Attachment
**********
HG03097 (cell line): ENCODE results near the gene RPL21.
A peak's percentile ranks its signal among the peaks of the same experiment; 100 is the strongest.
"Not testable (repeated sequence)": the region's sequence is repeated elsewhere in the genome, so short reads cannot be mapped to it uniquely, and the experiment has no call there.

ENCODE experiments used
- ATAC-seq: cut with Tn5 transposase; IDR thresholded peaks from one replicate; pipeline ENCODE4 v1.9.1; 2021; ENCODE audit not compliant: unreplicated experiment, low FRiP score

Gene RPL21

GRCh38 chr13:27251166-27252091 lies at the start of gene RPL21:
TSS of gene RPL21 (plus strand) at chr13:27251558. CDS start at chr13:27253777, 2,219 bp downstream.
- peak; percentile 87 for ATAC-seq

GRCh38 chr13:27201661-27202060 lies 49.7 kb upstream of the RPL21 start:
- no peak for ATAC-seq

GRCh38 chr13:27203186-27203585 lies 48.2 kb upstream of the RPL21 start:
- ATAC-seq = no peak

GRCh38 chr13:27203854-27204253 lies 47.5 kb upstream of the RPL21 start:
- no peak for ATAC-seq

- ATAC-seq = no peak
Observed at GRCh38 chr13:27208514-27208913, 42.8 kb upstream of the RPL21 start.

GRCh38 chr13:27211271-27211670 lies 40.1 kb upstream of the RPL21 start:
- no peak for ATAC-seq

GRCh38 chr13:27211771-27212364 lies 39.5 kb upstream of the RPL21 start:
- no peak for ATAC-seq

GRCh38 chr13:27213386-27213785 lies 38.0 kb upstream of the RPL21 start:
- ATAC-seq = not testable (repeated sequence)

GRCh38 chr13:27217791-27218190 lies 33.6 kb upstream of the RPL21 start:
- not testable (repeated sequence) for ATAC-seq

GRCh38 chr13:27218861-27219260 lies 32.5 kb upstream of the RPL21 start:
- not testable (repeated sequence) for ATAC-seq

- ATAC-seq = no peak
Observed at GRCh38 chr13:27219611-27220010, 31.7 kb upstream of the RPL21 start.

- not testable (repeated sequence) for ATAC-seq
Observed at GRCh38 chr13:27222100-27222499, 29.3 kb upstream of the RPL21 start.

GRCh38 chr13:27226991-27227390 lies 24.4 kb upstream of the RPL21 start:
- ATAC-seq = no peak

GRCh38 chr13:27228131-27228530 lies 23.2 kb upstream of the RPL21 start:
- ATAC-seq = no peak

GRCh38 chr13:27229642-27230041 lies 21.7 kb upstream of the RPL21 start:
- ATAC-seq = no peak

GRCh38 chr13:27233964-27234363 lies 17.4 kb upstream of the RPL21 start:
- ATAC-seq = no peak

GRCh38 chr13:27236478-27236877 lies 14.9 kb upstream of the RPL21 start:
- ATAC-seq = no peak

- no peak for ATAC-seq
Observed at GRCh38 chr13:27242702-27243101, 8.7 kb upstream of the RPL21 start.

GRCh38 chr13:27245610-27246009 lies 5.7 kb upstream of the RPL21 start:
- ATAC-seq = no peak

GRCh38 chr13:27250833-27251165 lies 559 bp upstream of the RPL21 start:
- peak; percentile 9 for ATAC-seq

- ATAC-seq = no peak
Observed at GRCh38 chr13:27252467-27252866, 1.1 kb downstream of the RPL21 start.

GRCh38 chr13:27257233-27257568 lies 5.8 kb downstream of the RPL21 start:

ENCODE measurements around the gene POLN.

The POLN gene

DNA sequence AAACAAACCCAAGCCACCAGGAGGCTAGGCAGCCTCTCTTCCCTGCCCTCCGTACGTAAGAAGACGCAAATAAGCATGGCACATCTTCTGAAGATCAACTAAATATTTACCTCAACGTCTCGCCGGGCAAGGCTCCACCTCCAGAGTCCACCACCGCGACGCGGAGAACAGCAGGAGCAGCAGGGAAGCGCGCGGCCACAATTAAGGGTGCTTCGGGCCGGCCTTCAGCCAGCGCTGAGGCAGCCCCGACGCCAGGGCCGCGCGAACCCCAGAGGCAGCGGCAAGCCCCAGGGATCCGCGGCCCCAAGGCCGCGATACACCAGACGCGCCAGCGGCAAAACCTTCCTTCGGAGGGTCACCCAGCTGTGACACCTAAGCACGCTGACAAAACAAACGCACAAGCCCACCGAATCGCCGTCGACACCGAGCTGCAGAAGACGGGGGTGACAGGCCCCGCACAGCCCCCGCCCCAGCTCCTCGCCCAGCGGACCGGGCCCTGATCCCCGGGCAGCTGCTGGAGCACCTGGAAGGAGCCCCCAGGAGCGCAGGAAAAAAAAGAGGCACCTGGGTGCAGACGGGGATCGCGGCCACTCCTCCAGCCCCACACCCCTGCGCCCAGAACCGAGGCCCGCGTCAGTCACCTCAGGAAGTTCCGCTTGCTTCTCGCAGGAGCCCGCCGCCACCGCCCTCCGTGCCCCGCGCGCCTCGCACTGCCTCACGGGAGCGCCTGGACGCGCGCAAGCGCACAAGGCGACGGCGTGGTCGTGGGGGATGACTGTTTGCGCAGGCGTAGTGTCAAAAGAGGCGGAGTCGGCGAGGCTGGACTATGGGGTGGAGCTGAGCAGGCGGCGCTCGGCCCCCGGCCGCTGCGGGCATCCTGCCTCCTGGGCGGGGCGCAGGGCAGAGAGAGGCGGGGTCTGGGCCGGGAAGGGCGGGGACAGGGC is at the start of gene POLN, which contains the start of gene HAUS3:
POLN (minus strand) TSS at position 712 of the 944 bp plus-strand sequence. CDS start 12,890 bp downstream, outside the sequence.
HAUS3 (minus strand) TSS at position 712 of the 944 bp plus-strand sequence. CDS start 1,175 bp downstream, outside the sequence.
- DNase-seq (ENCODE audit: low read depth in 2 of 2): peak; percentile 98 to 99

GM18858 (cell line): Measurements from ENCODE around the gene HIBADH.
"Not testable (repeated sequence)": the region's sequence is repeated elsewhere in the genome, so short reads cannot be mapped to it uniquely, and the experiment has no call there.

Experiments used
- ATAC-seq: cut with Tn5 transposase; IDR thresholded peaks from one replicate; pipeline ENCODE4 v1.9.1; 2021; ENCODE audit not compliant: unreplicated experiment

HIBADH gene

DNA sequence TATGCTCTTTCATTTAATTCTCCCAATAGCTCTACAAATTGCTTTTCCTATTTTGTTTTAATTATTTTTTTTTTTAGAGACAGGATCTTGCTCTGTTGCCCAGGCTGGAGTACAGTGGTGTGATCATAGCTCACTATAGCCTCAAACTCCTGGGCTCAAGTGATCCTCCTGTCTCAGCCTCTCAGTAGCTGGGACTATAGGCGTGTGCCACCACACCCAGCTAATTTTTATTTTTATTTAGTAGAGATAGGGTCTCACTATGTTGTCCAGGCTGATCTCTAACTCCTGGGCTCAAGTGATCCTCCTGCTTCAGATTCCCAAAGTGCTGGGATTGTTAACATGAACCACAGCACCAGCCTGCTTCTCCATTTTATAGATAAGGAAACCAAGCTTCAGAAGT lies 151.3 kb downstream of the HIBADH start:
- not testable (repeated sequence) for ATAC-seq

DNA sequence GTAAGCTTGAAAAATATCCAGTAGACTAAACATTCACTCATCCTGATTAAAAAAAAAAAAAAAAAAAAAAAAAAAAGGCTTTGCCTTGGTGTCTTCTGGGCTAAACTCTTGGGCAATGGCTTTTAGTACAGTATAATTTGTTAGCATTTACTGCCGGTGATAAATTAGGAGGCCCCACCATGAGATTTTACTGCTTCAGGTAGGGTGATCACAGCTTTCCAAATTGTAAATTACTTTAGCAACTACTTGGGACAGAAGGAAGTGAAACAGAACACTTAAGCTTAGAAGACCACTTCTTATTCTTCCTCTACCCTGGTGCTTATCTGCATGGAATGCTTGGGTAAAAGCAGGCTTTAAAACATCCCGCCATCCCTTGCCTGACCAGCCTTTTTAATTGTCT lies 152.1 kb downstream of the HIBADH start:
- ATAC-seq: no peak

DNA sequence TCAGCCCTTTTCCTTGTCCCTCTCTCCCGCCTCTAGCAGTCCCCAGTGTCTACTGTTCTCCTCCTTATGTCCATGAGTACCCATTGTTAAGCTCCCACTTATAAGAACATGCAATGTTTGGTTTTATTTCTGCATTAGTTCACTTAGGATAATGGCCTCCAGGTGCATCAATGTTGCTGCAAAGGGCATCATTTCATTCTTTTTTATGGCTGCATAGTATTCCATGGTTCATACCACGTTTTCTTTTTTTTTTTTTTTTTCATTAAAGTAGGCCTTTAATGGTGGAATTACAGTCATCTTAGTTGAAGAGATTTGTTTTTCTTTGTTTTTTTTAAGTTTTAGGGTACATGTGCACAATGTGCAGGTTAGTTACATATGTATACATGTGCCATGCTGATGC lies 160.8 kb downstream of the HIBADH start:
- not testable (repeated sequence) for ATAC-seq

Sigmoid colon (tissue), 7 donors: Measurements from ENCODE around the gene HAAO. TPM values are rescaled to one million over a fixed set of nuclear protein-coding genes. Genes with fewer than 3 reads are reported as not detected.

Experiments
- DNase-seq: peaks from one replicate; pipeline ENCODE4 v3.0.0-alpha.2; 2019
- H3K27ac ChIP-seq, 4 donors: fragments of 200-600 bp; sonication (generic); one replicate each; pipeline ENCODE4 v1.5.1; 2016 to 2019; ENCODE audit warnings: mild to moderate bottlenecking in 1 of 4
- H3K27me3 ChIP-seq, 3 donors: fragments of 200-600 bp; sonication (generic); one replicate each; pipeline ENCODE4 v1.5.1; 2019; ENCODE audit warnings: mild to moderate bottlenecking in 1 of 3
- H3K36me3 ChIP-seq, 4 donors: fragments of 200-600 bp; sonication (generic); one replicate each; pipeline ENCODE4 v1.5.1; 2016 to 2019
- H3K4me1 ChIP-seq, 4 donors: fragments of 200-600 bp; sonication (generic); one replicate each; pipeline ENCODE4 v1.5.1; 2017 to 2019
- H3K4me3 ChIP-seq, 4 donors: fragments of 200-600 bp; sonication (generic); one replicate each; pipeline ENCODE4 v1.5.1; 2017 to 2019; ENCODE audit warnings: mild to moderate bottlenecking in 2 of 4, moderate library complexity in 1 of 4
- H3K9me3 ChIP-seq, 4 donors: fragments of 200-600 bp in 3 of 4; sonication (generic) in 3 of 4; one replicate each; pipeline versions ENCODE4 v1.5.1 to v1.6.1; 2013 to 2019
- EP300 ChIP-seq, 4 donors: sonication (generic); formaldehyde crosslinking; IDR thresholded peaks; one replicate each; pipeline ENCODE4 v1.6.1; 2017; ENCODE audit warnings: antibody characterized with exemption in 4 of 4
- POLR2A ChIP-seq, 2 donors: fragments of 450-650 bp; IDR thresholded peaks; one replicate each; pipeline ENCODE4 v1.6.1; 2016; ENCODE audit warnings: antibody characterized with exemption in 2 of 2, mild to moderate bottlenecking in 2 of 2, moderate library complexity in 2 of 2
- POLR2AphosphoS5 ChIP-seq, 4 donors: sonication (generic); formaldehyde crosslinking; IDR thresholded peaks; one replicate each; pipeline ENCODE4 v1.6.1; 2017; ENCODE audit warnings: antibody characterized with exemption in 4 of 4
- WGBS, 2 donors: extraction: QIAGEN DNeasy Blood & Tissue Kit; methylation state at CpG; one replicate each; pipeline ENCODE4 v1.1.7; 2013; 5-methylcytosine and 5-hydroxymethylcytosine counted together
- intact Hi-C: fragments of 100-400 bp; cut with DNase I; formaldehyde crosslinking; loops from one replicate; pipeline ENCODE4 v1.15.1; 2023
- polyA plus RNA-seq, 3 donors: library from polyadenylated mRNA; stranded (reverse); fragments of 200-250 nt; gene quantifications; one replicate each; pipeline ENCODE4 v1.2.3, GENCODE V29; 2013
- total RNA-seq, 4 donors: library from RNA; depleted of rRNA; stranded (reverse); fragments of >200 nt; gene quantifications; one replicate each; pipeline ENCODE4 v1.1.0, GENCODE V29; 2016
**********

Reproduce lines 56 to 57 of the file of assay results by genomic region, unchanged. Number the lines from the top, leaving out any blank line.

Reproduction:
- DNase-seq (ENCODE audit: low read depth in 2 of 2): peak; percentile 98 to 99

GM18858 (cell line): Measurements from ENCODE around the gene HIBADH.